The Department of History at the University of Zurich offers a four-year research position in intellectual history as part of the project The Just City: The Ciceronian Conception of Justice and Its Reception in the Western Tradition (JustCity) , funded by an ERC Consolidator Grant (2020-2025) and headed by PD Dr. Benjamin Straumann. The appointment will be at the rank of PhD student or post-doc research fellow, according to the nominee’s academic qualifications.Appointment of a post-doc may be extended until September 30, 2025.Starting date is April1,2021 or as agreed upon. The Department of History in Zurich is the largest historical institute in Switzerland and renowned for its wide range of themes and methods in research and teaching.
With a focus on Cicero’s conception of justice and its lasting intellectual legacy, the JustCityproject delves into one of the most innovative and influential, yet widely neglected contributions the history of Western political thought has to offer.Not only does Cicero’s law-centred conception of justice, both within and between states, mark a significant departure from the virtue-centred conceptions of justice typical for earlier, Greek theories, it also paved the way for what has come to be known as the Constitutionalist Tradition in political thought, as well as for the emergence of natural and international law in early modern Europe. In order to fully appreciate its massive impact in the long term, the project will trace Cicero’s conception of justice through three historical inflection points: (i) its inception in the late Roman Republic; (ii) its transmission by the Christian writers Lactantius and Augustinus; (iii) its use by Alberico Gentili and other early modern thinkers engaged in debates on international politics and the law of nations. These inflection points designate the main themes of the project, each of which will be investigated by an individual research team member in a subproject of its own.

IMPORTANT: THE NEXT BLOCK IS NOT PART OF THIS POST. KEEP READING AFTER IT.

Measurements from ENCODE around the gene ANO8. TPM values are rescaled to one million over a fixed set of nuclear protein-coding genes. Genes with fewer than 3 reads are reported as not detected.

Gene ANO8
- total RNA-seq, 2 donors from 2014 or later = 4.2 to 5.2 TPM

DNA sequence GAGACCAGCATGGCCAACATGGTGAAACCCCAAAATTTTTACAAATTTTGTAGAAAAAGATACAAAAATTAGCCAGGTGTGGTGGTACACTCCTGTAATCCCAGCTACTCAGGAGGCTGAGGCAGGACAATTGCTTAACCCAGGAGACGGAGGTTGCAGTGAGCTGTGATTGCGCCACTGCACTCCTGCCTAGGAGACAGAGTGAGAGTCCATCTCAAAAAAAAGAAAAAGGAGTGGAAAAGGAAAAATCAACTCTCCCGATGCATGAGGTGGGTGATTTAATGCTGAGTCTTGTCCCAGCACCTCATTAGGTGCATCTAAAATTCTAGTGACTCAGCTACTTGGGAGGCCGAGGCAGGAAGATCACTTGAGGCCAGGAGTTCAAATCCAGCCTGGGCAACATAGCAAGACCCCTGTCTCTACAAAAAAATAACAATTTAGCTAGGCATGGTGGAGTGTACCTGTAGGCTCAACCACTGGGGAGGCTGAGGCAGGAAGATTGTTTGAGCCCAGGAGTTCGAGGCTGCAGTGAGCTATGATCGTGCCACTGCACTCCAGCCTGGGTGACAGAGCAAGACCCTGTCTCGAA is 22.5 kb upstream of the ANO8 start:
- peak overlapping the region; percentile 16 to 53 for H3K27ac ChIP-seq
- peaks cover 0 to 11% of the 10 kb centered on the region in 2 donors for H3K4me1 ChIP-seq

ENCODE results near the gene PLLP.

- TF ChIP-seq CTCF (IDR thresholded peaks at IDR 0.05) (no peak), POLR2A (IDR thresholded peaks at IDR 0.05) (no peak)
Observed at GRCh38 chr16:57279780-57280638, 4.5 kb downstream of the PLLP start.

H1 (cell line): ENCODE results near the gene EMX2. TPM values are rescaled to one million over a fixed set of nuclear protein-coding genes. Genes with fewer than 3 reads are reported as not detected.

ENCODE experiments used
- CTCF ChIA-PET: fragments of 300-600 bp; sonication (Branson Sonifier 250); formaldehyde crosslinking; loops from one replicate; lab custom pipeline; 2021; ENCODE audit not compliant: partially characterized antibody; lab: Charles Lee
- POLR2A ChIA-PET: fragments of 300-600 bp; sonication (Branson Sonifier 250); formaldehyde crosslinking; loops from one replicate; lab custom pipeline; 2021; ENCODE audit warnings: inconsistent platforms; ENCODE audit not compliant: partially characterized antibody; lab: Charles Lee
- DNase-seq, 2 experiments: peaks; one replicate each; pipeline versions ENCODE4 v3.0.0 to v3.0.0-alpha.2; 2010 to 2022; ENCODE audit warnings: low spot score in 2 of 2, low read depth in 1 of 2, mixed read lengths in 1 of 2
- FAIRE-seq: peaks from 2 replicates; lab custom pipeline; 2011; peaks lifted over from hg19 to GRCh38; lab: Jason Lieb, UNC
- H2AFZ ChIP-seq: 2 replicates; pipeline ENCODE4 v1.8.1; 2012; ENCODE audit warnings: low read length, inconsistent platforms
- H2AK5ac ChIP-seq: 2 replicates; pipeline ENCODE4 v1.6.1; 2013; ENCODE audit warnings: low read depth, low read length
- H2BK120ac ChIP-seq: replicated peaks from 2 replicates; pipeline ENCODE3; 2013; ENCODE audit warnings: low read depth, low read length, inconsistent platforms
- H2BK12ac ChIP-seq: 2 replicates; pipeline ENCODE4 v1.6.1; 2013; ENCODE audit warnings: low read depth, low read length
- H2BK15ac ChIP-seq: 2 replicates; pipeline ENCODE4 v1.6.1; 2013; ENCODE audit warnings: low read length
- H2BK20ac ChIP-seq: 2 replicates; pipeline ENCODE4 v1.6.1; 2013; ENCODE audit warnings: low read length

The successful candidate will be assigned the subproject Justice and Skepticism: Cicero’s Roman Theory of Justice and the Carneadean Debate, which is linked to subproject (i) and designed to examine Cicero’s notion of justice as elaborated in the Republic, the Lawsand OnDuties, as well as in some of the speeches. Research topics that shall be addressed include an accurate determination of the ways in which Cicero’s conception of justice differs from, and may be at odds with, the ones of his Greek predecessors; an accountof the specifically legal nature of Ciceronian justice; and an assessment of the extent to which Cicero’s views on what constitutes a just commonwealth were shaped by his experience of the breakdown of political order during the ongoing crisis of the lateRoman republic. At the end of the appointment, the successful candidate shall publish his/her research findings as a monograph, which may be submitted as a doctoral or postdoctoral thesis; in addition, she or he is expected to publish regularly in peer-reviewed journals; further responsibilities involve the participation in the regular meetings of the research team, attending research-related conferences in Zurich and abroad and helping to organize the project’s conferences and symposia.
Applicants must hold a master’s or doctor’s degree in History, Classics, Philosophy or Political Science, and should have expertise in ancient philosophy and an interest Roman law. Excellent command of written and spoken English as well as good knowledge of Latin are imperative; Greek reading comprehension is an asset.
Please submit your application (PDF) by November 13, 2020, containing:
• a detailed CV with your academic track recordand publication list
• a motivation letter
• scans of all supporting documents
• a published article,or excerpt (no more than 20 pages) from Master’s thesis